Zombies and Terror: Representations of Haitian Dictatorship FRENCH4098
- Academic Session: 2022-23
- School: School of Modern Languages and Cultures
- Credits: 20
- Level: Level 4 (SCQF level 10)
- Typically Offered: Runs Throughout Semesters 1 and 2
- Available to Visiting Students: Yes
- Available to Erasmus Students: Yes
The course will examine representations of Haitian dictatorship across a range of texts and films. Issues of dictatorship and violence in Haiti will be examined through the prism of the zombie, a Haitian mythological figure.
20x1hr sessions over both semesters as scheduled in MyCampus.
This is one of the honours options in SMLC and may not run every year. The options that are running this session are available on MyCampus.
Essay (2000 words) - 50%
Essay (2000 words) - 50%
Main Assessment In: April/May
Are reassessment opportunities available for all summative assessments? Not applicable
Reassessments are normally available for all courses, except those which contribute to the Honours classification. For non Honours courses, students are offered reassessment in all or any of the components of assessment if the satisfactory (threshold) grade for the overall course is not achieved at the first attempt. This is normally grade D3 for undergraduate students and grade C3 for postgraduate students. Exceptionally it may not be possible to offer reassessment of some coursework items, in which case the mark achieved at the first attempt will be counted towards the final course grade. Any such exceptions for this course are described below.
This course aims to:
■ engage with Haitian dictatorship novels, and to put these in context from a research-led perspective;
■ analyse a range of textual and cultural materials across a range of periods and genres, allowing students to build up specialist knowledge;
■ encourage students to reflect upon and analyse the texts in terms of their ideas, formal features and broader significance within the context of Haitian political history and literature;
■ encourage students to engage with particularly complex moral, social and political ideas and movements that may be unfamiliar/inimical to their own to enable them better to nuance, critique and assess multi-cultural perspectives represented in text and film with greater critical openness and tolerance to other views.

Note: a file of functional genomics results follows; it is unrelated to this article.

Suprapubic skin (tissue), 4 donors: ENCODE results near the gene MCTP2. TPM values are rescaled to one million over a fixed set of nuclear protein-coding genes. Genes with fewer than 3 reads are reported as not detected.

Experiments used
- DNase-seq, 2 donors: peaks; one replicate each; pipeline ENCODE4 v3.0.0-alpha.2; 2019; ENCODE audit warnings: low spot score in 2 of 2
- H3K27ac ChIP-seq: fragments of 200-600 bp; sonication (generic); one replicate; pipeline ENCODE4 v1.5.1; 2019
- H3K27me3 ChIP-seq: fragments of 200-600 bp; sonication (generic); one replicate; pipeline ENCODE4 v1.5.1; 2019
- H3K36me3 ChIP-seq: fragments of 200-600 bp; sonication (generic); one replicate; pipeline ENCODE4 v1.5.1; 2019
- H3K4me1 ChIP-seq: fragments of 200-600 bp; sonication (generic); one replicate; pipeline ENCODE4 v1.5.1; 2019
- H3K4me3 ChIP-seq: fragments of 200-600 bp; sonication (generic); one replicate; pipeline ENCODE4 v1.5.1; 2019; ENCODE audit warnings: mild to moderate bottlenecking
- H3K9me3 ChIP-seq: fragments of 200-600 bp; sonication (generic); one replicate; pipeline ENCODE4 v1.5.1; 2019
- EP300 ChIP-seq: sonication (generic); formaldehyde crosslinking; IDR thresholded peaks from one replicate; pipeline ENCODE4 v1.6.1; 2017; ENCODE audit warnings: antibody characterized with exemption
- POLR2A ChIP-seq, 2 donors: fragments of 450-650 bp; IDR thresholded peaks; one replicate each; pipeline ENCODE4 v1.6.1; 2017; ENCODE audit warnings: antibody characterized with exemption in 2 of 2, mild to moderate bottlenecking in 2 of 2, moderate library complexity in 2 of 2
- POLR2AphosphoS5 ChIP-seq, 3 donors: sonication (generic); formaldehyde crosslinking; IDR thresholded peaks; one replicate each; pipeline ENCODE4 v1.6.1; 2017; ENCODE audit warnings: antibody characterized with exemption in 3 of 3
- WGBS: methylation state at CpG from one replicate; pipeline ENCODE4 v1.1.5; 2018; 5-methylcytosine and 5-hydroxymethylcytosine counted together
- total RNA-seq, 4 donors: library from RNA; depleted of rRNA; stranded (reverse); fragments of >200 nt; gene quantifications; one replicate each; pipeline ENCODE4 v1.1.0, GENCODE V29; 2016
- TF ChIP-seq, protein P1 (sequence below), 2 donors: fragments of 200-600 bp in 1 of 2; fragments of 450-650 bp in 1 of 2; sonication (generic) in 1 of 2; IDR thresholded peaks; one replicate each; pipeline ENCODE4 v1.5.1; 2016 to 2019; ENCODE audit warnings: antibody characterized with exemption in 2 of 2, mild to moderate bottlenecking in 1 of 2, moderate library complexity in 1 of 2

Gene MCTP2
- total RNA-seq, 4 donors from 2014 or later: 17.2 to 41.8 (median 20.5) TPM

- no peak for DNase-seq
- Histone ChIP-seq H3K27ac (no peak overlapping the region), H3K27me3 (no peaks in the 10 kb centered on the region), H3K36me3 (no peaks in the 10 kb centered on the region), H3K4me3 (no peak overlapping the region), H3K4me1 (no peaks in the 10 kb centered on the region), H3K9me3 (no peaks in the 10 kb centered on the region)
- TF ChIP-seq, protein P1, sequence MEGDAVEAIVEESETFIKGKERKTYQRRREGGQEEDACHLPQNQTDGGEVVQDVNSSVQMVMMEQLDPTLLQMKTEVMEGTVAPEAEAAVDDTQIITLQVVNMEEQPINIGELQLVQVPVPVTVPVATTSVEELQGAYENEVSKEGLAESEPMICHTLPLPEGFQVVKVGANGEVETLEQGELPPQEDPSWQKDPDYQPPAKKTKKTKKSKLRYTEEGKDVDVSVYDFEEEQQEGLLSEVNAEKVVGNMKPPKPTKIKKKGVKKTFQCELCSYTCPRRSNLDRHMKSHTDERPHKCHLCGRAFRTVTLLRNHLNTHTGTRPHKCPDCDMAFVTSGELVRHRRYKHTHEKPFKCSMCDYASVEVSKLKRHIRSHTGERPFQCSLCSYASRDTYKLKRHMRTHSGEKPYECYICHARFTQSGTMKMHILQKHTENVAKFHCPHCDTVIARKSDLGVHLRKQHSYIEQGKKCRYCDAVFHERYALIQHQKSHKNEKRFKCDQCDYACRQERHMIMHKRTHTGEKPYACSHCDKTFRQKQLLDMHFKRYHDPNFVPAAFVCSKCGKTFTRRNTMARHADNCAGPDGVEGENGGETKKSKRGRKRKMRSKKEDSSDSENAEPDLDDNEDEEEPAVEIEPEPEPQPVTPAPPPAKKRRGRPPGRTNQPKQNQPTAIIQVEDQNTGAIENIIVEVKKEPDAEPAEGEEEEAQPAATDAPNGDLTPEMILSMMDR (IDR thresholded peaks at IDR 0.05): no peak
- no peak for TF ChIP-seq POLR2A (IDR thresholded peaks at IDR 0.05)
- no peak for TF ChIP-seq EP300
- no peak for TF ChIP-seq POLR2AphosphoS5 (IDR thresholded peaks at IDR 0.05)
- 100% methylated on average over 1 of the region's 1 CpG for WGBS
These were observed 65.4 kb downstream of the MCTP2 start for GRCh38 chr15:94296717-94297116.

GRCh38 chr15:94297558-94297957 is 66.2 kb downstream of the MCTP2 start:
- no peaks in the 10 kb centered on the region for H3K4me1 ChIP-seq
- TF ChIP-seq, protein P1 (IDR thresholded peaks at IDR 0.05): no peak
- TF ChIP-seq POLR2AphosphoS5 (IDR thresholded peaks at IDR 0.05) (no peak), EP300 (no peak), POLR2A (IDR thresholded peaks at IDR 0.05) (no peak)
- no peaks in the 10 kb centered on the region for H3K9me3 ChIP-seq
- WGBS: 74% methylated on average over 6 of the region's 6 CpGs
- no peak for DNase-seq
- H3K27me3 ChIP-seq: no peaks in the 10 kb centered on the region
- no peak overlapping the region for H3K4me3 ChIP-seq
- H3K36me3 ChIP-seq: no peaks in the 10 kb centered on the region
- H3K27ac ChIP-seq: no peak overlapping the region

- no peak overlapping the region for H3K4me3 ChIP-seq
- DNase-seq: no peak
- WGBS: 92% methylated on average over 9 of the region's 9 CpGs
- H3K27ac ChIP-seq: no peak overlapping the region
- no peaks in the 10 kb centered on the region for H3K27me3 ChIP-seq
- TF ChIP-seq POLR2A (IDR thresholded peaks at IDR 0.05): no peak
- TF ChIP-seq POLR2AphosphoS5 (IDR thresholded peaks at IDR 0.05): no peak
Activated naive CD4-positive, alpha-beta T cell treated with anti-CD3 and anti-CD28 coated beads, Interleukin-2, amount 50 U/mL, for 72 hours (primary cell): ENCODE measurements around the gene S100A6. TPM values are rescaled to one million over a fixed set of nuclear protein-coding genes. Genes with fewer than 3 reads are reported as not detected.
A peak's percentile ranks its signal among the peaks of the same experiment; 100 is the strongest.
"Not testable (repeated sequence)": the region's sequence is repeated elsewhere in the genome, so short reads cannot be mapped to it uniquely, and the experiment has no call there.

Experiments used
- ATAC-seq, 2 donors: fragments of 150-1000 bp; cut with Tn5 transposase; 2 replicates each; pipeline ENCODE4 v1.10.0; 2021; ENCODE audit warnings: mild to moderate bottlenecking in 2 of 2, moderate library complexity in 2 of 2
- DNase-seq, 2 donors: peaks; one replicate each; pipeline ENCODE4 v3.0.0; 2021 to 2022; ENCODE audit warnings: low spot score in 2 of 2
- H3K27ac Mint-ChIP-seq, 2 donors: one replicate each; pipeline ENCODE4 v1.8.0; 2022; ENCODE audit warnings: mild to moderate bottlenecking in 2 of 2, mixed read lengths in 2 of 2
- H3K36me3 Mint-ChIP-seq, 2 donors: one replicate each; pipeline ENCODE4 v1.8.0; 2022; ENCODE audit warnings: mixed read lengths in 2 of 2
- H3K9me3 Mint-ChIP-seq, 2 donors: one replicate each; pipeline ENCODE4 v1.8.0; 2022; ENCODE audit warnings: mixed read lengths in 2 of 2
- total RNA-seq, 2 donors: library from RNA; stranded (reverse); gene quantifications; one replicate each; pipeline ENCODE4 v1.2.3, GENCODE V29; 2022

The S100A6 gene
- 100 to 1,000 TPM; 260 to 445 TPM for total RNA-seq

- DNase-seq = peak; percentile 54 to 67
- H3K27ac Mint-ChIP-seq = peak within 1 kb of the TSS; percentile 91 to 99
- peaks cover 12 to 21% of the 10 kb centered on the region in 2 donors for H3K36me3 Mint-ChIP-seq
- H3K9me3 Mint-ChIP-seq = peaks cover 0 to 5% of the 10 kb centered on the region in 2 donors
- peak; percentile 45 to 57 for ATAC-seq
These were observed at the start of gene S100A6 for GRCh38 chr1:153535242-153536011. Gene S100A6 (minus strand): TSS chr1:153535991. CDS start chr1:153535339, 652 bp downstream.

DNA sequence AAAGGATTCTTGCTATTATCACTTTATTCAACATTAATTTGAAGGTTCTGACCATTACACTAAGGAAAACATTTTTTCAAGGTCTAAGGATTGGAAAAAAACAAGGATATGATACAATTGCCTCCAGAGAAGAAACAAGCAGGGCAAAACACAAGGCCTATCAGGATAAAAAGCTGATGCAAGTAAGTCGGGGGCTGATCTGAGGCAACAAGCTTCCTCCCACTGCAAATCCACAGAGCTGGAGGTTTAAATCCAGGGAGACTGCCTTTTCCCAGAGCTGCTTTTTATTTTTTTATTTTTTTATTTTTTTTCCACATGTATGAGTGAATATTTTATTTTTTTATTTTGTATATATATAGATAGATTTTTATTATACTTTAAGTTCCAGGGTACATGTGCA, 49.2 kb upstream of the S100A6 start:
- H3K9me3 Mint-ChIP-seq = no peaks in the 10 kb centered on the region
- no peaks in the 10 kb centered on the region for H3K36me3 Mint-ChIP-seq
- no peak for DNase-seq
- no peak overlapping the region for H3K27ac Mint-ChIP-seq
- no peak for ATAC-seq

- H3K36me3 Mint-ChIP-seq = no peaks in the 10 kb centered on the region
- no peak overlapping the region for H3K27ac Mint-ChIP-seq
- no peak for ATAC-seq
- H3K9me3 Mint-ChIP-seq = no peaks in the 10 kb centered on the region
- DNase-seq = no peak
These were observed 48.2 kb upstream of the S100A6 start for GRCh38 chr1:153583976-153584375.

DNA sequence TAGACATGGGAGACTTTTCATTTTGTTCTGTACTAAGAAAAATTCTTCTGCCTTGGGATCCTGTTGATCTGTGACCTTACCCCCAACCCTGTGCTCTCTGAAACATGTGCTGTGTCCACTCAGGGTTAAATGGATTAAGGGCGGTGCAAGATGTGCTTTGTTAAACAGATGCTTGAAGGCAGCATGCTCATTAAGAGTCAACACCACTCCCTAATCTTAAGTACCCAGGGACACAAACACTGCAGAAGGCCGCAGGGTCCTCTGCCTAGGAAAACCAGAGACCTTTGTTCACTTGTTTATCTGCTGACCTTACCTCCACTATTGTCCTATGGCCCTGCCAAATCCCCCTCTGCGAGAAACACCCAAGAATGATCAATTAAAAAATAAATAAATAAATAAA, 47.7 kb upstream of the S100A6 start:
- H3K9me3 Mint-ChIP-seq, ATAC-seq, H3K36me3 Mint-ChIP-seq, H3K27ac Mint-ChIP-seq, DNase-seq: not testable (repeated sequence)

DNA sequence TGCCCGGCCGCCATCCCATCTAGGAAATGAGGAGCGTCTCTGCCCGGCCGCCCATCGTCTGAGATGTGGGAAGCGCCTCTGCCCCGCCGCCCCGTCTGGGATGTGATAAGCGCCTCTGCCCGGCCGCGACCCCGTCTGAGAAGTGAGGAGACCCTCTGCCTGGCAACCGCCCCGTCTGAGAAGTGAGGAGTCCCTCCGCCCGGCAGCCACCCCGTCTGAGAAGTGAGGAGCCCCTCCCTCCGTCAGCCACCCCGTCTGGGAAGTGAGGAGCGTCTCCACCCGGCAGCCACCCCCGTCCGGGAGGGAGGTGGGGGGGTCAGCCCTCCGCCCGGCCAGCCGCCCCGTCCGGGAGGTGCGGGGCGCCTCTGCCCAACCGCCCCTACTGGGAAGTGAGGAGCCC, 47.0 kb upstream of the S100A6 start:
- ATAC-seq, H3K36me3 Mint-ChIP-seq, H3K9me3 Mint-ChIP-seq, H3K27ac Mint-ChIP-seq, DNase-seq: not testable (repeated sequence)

Intended Learning Outcomes of Course
By the end of this course students will be able to:
■ assess the relationship between the films/texts and their social, historical and political contexts;
■ identify and discuss the major questions and features regarding the prescribed material, including developments across a range of representations of Haitian dictatorship that raise complex and potentially problematic moral and political issues;
■ compare and contrast set material by the authors/filmmakers and contexts studied;
■ contribute to seminar discussion, analysing material with regard to its broad themes, significant detail, and socio-cultural, historical and ideological contexts;
■ complete coherent, structured and focused written work on topics related to the set texts;
■ make competent use of secondary material and successfully integrate such material into an original argument.
Minimum Requirement for Award of Credits
Students must submit at least 75% by weight of the components (including examinations) of the course's summative assessment.